Ushnik, named for the 7th horse pulling the golden chariot of the sun god, is a stanzaic Vedic meter. Classical Sanskrit and Vedic Sanskrit use meters for most ancient treatises that are set to verse.
The literature is divided into two main periods—the Vedic (c.1500–c.200 B.C.), when the Vedic form of Sanskrit generally prevailed, and the Sanskrit (c.200 B.C.–c.A.D. 1100), when classical Sanskrit (a development of Vedic) predominated. Sanskrit had, however, become the standard language of the court by 400 B.C., and its early literature overlapped the Vedic. The word Sanskrit means "perfected," and the language was adopted as an improvement of the Vedic.
The first part of the Vedic period (c.1500–c.800 B.C. was a poetic and creative age, but afterward (c.800–c.500 B.C.) the priestly class transferred its energies to sacrificial ceremonial. Vedic meter is measured by the number of padas (lines), and the number of syllables in each pada.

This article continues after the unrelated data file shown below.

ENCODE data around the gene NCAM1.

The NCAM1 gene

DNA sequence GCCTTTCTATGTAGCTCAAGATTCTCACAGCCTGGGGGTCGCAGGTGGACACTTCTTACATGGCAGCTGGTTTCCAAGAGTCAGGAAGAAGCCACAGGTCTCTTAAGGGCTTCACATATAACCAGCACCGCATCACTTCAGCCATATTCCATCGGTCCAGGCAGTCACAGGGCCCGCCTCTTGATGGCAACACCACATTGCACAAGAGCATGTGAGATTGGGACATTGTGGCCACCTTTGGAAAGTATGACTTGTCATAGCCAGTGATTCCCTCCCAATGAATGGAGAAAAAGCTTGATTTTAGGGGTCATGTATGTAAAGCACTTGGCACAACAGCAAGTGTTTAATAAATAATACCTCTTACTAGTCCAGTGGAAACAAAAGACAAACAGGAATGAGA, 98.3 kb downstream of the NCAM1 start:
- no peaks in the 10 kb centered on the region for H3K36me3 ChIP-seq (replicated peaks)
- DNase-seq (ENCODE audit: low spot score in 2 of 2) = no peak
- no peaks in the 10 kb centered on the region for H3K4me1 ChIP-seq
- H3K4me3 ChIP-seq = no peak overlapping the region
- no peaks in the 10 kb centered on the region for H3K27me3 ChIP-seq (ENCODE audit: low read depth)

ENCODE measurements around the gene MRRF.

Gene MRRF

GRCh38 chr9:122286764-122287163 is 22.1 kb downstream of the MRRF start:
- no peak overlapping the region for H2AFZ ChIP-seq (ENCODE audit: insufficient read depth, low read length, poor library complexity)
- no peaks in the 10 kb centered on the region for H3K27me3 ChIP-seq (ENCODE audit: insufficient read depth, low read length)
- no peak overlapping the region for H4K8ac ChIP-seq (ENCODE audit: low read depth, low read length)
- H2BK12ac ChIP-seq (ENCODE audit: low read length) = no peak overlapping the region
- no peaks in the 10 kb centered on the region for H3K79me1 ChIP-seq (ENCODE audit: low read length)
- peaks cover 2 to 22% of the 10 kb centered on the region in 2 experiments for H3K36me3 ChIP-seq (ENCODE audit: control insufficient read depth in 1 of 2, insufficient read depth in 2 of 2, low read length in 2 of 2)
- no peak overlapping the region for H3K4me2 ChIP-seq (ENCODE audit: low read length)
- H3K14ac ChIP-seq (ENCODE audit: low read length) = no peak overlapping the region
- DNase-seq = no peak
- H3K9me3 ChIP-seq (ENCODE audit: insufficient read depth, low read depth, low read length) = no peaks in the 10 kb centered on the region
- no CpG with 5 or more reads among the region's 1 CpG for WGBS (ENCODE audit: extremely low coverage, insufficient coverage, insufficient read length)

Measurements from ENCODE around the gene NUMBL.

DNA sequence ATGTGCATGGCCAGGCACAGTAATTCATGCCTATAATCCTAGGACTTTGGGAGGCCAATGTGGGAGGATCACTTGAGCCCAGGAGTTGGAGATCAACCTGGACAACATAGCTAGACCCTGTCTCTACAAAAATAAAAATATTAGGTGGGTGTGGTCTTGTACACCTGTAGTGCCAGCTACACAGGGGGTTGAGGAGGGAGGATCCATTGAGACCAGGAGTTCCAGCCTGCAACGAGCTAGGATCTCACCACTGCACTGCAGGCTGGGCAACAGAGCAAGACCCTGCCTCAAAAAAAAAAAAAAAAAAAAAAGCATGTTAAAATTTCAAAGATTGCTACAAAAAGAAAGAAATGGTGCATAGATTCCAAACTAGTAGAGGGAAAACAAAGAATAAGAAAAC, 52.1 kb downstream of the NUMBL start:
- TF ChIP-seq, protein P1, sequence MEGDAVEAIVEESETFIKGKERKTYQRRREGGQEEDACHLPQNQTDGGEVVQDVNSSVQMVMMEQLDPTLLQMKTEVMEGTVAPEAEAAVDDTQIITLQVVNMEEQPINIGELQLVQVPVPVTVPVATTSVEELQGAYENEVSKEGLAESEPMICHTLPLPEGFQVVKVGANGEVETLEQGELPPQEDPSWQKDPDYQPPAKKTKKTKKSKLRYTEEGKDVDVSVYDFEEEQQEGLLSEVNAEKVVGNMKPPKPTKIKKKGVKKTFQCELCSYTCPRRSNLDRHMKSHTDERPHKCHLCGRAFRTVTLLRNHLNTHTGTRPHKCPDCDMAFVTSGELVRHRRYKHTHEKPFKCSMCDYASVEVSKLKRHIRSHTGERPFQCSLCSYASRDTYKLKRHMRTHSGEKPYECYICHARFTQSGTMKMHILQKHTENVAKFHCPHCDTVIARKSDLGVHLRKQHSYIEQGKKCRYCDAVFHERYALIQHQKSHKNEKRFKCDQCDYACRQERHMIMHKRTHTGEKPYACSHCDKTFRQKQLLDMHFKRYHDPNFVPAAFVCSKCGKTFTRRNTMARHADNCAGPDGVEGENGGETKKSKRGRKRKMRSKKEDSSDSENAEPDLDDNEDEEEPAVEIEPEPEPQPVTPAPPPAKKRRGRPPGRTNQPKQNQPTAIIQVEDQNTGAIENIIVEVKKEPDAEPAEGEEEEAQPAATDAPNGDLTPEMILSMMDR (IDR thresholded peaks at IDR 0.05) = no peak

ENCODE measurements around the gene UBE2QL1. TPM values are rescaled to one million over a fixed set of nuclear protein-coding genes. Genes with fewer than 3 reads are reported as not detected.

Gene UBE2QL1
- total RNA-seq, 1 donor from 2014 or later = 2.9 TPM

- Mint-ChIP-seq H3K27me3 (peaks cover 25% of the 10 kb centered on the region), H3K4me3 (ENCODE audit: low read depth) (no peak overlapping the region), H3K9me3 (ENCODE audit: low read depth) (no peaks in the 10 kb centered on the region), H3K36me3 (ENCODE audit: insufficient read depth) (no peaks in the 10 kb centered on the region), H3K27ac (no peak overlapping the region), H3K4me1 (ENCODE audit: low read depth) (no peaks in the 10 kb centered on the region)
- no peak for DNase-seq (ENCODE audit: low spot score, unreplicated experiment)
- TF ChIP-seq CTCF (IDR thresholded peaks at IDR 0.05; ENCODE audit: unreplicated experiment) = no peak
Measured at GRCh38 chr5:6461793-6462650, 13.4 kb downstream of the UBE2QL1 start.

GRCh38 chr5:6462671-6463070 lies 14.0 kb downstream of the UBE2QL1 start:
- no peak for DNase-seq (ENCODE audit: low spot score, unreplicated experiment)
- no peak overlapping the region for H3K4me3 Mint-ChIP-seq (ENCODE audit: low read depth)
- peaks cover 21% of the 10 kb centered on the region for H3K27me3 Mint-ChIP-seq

jagati: 4 padas of 12 syllables
tristubh: 4 padas of 11 syllables
viraj: 4 padas of 10 syllables
anustup: 4 padas of 8 syllables
ushnik: 4 padas of 7 syllables
gayatri: 3 padas of 8 syllables
The defining features of the Ushnik are:
stanziac, any number of quatrains (4 padas)
syllabic, 7 syllables per line.
Ancient gods and goddesses
Watch over our spirits still
Waiting for the day to come
When they’ll be worshipped once more.
Their patience, never ending
They know their day is coming
For time is just a spiral
That spins us out of control.
We feel the pull of progress
Firm in our belief that we’re
In charge of destiny
But it is in charge of us.
New temples will be raised up
The gods, all given new names
The world will turn back again
Synthetic in origin.